The Hollis Launch
- Their trade is treachery by Chapman Pincher
Sidgwick, 240 pp, £7.95, March 1981, ISBN 0 283 98781 2
First, what the book, which is dedicated ‘to the loyal members’ of British Intelligence, actually says. The foreword claims that since 1945 ‘the Russians have penetrated and exerted control over both MI 5 and the Secret Service.’ About a third of the book deals with Sir Roger Hollis, Director-General of MI 5 from 1956 to 1965, who fell under suspicion in the 1960s and early 1970s because of ‘two hundred examples of Soviet bloc penetrations’ of British Intelligence. Two other very senior officers also came under suspicion around 1966-7, but were completely cleared after arduous investigation, a conclusion fully endorsed by Lord Trend’s inquiry in 1974.
Successive chapters then deal with Hollis’s life at Oxford and in China until he entered MI 5 in 1938, with his career there until 1950, and with his unexpected promotion to director-general following the Commander Crabb affair. Then Pincher turns to Russian spies of the early 1960s, claiming in particular that Vassall was a cover to some extent for a much more senior spy, ‘a naval officer who later became an admiral’ and whom Hollis ‘refused to allow ... to be approached’. A digression considers the question whether Gaitskell was murdered by the KGB, by means of coffee and biscuits at the Russian Consulate.
Pincher then reassesses the Profumo case from the point of view of MI 5’s rather unaccountable failure to raise the alarm about Ivanov, the Russian friend of Miss Keeler who alone gave the affair political significance. Pincher hints that the Russian object was to affect the 1964 election. We then return to Chapter Two – the arrangement of the text is rather higgledy-piggledy – for an account of how Philby survived from 1951 until his defection was eventually arranged, perhaps on a tip from within MI 5, in 1963. Pincher portrays the failures of MI 5 in the 1950s and 1960s in such a way as to suggest that the setbacks can only be fully explained by treachery.
In Chapter Ten, Pincher tells how Hollis, who had retired in December 1965, was called to London to be interviewed in 1970. Pincher gives a circumstantial account of some of what passed. Hollis died in 1973, but in 1974 a second investigation of the case began under Lord Trend, a former Secretary to the Cabinet.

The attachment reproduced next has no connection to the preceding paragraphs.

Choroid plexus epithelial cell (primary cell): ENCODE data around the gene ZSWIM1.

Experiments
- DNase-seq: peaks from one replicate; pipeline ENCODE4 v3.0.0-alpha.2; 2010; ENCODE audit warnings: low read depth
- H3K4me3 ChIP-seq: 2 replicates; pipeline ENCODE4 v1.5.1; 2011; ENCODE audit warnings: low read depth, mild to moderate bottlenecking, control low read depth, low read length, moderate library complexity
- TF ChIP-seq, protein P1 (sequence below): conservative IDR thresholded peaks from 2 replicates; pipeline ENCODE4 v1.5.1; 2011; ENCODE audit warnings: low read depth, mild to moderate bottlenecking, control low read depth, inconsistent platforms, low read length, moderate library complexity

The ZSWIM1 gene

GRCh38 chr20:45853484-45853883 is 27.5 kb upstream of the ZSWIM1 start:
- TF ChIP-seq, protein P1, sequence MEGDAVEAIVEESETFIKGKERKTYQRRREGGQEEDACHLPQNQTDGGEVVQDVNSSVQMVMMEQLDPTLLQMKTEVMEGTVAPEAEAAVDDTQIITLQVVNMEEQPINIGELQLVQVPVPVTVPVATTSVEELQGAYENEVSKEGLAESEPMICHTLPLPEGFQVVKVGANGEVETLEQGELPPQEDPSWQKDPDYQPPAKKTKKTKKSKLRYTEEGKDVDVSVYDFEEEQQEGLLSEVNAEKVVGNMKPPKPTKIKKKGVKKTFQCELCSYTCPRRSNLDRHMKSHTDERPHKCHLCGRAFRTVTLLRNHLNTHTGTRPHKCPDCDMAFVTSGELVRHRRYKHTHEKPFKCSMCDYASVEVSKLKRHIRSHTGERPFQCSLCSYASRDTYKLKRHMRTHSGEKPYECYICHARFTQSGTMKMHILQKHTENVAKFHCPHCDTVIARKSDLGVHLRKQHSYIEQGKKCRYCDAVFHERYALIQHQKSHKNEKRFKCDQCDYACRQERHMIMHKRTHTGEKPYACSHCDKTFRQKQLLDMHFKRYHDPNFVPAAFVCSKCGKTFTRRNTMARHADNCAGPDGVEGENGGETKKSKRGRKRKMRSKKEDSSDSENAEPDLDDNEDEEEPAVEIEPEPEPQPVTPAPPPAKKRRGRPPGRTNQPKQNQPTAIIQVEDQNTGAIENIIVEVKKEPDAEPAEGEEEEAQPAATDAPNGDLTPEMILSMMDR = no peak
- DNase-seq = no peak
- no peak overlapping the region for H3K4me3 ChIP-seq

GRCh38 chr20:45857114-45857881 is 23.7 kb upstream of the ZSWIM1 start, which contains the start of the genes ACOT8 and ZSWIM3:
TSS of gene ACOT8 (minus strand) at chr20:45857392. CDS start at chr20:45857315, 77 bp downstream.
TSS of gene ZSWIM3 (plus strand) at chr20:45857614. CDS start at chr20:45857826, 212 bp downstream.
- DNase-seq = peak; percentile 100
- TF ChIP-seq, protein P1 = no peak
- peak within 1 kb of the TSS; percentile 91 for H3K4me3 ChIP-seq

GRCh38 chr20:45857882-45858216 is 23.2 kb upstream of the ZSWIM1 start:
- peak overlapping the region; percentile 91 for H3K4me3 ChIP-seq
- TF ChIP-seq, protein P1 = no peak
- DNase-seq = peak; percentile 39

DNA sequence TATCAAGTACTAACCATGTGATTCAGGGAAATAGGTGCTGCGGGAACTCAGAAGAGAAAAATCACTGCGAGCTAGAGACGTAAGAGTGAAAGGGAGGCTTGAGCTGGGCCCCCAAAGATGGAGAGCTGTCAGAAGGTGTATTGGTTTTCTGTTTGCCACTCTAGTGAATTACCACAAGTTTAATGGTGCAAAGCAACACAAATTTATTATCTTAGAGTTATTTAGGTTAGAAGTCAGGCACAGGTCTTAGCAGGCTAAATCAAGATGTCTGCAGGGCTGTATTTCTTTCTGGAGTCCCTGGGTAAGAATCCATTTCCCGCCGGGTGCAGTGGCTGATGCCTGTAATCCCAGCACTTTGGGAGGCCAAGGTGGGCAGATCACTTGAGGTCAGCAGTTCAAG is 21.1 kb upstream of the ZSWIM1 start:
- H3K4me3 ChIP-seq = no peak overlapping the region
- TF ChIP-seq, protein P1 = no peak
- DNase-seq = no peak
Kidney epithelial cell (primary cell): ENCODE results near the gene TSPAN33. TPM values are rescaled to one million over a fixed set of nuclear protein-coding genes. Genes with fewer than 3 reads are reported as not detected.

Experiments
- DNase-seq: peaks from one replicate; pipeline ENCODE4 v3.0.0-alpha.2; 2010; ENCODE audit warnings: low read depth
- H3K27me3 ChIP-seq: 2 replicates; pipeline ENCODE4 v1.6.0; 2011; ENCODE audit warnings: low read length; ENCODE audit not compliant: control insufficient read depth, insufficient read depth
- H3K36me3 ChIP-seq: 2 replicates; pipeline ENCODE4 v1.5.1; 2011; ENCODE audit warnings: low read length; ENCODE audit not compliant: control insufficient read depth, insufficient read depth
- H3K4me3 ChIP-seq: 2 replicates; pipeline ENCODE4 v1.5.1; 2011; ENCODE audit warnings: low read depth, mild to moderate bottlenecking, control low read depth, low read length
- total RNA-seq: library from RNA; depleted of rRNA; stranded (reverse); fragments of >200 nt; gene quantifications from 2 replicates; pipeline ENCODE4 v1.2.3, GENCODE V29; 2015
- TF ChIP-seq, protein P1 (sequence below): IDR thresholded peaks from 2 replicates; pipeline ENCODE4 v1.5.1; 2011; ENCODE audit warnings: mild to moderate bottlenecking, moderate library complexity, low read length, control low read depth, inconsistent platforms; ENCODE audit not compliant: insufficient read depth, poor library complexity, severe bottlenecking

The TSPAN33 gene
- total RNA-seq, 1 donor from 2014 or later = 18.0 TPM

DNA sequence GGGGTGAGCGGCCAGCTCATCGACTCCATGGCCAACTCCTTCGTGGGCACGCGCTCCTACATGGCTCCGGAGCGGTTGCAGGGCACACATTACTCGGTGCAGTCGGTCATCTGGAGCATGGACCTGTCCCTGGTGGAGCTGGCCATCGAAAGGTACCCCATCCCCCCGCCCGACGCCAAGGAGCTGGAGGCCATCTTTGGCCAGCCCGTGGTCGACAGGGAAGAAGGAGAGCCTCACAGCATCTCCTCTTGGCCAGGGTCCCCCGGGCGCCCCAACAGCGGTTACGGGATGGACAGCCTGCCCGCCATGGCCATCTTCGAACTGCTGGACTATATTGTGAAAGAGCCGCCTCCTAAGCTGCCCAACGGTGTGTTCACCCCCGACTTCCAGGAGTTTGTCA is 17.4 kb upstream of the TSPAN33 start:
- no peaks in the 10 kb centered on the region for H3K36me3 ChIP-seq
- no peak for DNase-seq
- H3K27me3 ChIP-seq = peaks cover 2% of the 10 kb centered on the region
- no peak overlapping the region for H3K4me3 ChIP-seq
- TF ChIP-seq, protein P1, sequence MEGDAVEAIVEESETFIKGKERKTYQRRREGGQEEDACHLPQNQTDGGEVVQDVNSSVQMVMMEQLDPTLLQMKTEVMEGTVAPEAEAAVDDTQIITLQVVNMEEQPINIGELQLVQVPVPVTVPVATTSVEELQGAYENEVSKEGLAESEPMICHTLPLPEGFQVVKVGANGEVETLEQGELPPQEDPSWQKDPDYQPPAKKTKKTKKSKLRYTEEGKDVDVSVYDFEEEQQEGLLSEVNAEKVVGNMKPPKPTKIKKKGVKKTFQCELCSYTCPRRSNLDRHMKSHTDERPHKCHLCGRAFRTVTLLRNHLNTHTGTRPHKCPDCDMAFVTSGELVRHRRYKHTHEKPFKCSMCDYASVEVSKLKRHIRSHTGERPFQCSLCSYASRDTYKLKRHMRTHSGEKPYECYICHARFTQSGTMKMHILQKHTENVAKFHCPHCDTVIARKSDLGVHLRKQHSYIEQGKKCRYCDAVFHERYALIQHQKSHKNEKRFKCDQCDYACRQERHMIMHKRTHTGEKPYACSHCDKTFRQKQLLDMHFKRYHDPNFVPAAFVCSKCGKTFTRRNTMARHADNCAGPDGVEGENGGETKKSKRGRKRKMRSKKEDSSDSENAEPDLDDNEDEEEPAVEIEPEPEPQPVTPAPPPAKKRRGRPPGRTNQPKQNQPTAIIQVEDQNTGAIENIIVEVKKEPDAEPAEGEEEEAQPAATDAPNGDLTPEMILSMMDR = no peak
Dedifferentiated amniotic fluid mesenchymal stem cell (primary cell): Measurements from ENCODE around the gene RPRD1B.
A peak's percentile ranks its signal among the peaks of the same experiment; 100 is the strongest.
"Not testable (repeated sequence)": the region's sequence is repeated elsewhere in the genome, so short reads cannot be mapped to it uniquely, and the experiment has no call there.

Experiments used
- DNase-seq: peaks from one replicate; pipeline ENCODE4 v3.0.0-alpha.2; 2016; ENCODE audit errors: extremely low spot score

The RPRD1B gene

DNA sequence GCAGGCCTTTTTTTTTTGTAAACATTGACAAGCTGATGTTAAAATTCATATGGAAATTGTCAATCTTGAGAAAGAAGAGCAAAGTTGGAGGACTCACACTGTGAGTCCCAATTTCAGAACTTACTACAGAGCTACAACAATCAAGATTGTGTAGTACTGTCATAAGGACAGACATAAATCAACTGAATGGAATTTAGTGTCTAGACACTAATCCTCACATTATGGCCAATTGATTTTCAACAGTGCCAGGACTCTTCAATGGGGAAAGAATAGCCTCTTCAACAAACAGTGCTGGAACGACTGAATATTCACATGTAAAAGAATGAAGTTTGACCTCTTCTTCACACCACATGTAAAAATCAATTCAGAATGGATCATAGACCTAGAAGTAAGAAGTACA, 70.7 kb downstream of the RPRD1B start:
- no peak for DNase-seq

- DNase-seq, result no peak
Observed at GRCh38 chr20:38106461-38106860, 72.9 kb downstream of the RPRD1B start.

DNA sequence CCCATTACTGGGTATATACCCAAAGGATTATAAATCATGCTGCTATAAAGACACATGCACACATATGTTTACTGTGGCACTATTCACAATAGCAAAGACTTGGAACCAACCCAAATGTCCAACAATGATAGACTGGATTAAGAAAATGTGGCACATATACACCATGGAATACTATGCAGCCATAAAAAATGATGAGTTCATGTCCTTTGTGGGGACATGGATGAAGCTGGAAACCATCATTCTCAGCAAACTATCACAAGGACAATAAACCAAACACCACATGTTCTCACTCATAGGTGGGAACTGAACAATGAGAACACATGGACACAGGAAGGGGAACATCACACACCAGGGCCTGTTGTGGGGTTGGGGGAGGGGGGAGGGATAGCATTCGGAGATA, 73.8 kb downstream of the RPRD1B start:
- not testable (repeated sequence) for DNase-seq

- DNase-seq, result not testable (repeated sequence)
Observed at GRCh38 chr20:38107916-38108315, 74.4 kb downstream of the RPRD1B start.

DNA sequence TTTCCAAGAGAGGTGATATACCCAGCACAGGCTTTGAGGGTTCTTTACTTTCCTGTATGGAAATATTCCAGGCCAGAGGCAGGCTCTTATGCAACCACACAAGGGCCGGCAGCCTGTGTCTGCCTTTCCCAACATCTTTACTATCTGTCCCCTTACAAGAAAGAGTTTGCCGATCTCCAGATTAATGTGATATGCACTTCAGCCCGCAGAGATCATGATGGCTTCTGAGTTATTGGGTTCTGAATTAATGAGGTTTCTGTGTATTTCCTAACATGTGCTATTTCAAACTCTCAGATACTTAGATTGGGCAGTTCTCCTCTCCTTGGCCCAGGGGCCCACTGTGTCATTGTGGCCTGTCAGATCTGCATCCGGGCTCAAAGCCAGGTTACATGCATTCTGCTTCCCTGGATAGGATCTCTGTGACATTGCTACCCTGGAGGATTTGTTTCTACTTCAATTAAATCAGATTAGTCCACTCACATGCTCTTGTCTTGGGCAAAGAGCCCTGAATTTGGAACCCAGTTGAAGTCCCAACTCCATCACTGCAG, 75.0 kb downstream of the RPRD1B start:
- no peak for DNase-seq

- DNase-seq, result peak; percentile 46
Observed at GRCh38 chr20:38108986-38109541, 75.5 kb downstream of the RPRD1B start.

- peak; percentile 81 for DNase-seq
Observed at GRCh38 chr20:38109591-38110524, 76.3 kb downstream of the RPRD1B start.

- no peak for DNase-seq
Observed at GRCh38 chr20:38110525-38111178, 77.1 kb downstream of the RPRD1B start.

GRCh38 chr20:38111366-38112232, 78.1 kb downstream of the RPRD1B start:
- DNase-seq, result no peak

The second, much longer and much less discussed section of Pincher’s book aims to show that ‘there were others in similar positions’ to Blunt and Philby. (Pincher never actually says Hollis was a spy, only that suspicions were held by others.) Though highly miscellaneous, this section does not degenerate as it might into a witch-hunt. Indeed, Pincher is at pains to clear away suspicions unjustly entertained – for instance, in the cases of Basil Mann, Guy Liddell and Tomas Harris. There is a spirit of justice in Pincher, which comes out too in his treatment of Blunt, Burgess, Driberg, and a civil servant called John Cairncross. All these geese become swans in Pincher’s skilled hands. How unfair to suggest that they were small fry, dilettanti, wartime temporary agents or upper-class decadents. Blunt, in particular, he praises as an agent of a supreme professionalism and commitment, with Driberg, an alleged treble agent, winning a proxime accessit for stamina and for knowledge of human frailty, and Burgess wins commendation for skill in exploiting his outrageousness to escape suspicion. Pincher seems remarkably well-informed about Blunt – more so than about Hollis – and much material, especially about Blunt’s debriefing by MI 5, probably sees the light here for the first time.